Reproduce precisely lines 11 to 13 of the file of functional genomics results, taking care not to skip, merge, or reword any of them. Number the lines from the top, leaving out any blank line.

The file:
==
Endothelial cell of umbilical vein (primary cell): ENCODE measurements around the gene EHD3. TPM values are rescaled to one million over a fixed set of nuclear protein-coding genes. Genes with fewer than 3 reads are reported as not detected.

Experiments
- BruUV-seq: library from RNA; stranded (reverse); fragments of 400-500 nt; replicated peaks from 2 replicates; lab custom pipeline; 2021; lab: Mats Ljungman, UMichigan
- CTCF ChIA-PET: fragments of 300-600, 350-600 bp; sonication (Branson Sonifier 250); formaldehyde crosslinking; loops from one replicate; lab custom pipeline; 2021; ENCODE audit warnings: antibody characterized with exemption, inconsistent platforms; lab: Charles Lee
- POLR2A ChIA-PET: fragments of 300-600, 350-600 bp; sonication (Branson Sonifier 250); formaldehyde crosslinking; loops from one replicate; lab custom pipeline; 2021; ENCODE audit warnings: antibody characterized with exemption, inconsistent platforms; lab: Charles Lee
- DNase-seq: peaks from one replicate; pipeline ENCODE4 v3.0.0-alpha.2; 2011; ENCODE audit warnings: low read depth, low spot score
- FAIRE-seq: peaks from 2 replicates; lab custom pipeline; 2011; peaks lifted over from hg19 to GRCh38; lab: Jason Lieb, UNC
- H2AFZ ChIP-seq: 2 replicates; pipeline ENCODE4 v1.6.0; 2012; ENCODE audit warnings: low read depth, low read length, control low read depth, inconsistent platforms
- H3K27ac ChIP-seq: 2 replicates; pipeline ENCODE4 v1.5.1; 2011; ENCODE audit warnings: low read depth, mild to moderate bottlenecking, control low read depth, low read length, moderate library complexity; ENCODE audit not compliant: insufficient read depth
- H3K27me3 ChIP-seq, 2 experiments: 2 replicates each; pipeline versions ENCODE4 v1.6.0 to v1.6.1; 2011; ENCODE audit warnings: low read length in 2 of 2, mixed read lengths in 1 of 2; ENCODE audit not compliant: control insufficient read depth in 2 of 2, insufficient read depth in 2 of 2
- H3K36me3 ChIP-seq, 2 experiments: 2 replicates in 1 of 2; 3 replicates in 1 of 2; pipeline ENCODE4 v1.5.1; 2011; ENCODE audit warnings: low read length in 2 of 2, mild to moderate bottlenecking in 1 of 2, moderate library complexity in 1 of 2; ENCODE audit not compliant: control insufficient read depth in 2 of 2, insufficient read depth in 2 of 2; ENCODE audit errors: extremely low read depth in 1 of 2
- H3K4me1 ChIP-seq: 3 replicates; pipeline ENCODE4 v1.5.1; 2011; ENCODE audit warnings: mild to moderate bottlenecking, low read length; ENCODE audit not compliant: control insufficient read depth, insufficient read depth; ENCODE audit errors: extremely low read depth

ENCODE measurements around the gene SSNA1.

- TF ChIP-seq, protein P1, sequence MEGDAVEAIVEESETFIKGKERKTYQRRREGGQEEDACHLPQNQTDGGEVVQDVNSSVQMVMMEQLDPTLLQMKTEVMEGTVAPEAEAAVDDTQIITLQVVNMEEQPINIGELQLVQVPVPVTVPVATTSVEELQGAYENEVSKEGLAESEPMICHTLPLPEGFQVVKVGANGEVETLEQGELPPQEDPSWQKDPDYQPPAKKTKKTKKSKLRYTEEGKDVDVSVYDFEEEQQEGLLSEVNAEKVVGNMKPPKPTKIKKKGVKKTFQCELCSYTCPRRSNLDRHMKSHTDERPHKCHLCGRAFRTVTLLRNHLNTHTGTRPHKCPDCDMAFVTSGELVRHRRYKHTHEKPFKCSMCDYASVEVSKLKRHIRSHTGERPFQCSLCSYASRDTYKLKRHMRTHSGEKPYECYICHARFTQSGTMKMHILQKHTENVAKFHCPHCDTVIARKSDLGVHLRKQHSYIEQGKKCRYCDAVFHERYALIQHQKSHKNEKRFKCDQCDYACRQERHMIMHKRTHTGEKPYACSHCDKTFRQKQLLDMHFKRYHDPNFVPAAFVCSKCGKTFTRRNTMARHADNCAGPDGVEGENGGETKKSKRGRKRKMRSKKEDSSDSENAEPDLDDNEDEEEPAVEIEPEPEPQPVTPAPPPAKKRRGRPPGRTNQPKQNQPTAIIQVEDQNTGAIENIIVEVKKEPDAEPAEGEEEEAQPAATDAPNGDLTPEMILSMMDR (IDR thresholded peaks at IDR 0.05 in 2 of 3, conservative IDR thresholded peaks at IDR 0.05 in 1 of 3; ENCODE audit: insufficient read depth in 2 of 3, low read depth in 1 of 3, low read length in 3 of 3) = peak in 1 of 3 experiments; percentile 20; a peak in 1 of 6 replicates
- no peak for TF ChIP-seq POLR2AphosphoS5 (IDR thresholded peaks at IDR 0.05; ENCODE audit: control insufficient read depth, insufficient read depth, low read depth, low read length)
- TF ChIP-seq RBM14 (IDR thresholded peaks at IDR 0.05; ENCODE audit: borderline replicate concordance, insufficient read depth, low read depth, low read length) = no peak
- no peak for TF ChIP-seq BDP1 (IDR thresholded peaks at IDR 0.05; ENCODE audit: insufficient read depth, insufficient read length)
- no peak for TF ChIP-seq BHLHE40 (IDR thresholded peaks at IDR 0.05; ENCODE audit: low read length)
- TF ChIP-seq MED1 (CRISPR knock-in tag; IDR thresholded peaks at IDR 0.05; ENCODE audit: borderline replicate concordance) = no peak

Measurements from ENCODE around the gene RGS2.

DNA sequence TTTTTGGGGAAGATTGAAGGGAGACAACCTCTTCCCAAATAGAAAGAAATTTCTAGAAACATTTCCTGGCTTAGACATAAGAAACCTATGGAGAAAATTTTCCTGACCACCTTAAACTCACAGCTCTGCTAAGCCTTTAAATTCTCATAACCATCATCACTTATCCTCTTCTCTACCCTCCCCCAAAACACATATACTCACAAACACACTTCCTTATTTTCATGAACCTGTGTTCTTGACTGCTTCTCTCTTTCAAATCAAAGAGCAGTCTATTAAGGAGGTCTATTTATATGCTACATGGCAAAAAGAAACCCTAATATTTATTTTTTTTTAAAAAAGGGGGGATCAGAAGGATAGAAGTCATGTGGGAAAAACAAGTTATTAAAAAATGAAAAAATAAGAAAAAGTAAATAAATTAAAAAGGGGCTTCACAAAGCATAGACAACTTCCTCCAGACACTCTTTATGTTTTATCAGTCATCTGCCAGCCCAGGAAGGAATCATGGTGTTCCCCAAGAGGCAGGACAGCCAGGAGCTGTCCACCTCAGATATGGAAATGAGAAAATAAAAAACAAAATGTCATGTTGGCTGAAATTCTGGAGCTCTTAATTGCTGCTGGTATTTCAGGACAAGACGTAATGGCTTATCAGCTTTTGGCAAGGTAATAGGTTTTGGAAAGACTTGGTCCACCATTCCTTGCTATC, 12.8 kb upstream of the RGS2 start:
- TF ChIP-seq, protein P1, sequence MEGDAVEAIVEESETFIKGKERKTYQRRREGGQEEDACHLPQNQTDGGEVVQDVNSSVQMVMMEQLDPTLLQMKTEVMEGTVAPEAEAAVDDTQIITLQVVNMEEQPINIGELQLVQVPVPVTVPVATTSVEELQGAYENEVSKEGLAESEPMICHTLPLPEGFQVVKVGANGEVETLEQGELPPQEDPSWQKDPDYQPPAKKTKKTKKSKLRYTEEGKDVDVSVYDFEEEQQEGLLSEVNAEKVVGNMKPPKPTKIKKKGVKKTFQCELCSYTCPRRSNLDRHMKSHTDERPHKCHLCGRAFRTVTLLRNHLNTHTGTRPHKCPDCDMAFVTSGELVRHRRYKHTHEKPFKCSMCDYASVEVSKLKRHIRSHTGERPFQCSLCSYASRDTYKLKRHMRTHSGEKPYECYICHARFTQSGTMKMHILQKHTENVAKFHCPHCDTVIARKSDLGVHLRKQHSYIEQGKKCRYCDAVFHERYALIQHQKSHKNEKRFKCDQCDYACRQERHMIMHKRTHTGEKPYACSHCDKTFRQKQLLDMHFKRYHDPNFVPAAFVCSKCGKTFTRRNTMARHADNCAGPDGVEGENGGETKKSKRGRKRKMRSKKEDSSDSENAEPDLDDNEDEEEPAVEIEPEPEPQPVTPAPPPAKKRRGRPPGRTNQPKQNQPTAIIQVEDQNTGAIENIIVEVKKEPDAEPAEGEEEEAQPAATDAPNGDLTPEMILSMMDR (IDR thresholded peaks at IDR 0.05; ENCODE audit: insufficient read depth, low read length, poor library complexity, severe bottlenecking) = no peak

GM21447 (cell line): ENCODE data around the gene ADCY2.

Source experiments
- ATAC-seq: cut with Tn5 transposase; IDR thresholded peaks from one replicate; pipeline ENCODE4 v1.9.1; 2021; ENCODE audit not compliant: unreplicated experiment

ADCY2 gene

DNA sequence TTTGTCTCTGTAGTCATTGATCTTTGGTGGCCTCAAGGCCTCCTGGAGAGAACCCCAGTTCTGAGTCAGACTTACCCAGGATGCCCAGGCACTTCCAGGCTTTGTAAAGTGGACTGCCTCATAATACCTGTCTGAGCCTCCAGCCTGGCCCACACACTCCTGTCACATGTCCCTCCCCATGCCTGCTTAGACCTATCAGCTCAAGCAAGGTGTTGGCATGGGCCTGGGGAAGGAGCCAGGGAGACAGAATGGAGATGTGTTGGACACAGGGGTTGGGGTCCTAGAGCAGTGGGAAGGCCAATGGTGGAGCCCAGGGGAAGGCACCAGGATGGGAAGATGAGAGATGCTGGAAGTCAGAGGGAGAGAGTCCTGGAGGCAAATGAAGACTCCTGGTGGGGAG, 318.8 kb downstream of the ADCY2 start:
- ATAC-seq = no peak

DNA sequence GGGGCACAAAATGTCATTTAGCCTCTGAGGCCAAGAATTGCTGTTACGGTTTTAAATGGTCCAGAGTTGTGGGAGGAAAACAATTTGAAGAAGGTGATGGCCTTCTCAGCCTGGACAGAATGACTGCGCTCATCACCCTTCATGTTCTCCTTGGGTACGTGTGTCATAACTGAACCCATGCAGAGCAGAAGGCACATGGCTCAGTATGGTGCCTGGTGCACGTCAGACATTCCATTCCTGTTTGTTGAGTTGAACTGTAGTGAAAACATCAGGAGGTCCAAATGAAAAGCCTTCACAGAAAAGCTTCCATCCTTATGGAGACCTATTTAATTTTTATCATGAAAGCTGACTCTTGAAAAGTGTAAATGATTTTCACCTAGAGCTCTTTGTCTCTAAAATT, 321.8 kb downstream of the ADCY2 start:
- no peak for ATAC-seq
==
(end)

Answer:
- H3K36me3 ChIP-seq, 2 experiments: 2 replicates in 1 of 2; 3 replicates in 1 of 2; pipeline ENCODE4 v1.5.1; 2011; ENCODE audit warnings: low read length in 2 of 2, mild to moderate bottlenecking in 1 of 2, moderate library complexity in 1 of 2; ENCODE audit not compliant: control insufficient read depth in 2 of 2, insufficient read depth in 2 of 2; ENCODE audit errors: extremely low read depth in 1 of 2
- H3K4me1 ChIP-seq: 3 replicates; pipeline ENCODE4 v1.5.1; 2011; ENCODE audit warnings: mild to moderate bottlenecking, low read length; ENCODE audit not compliant: control insufficient read depth, insufficient read depth; ENCODE audit errors: extremely low read depth

ENCODE measurements around the gene SSNA1.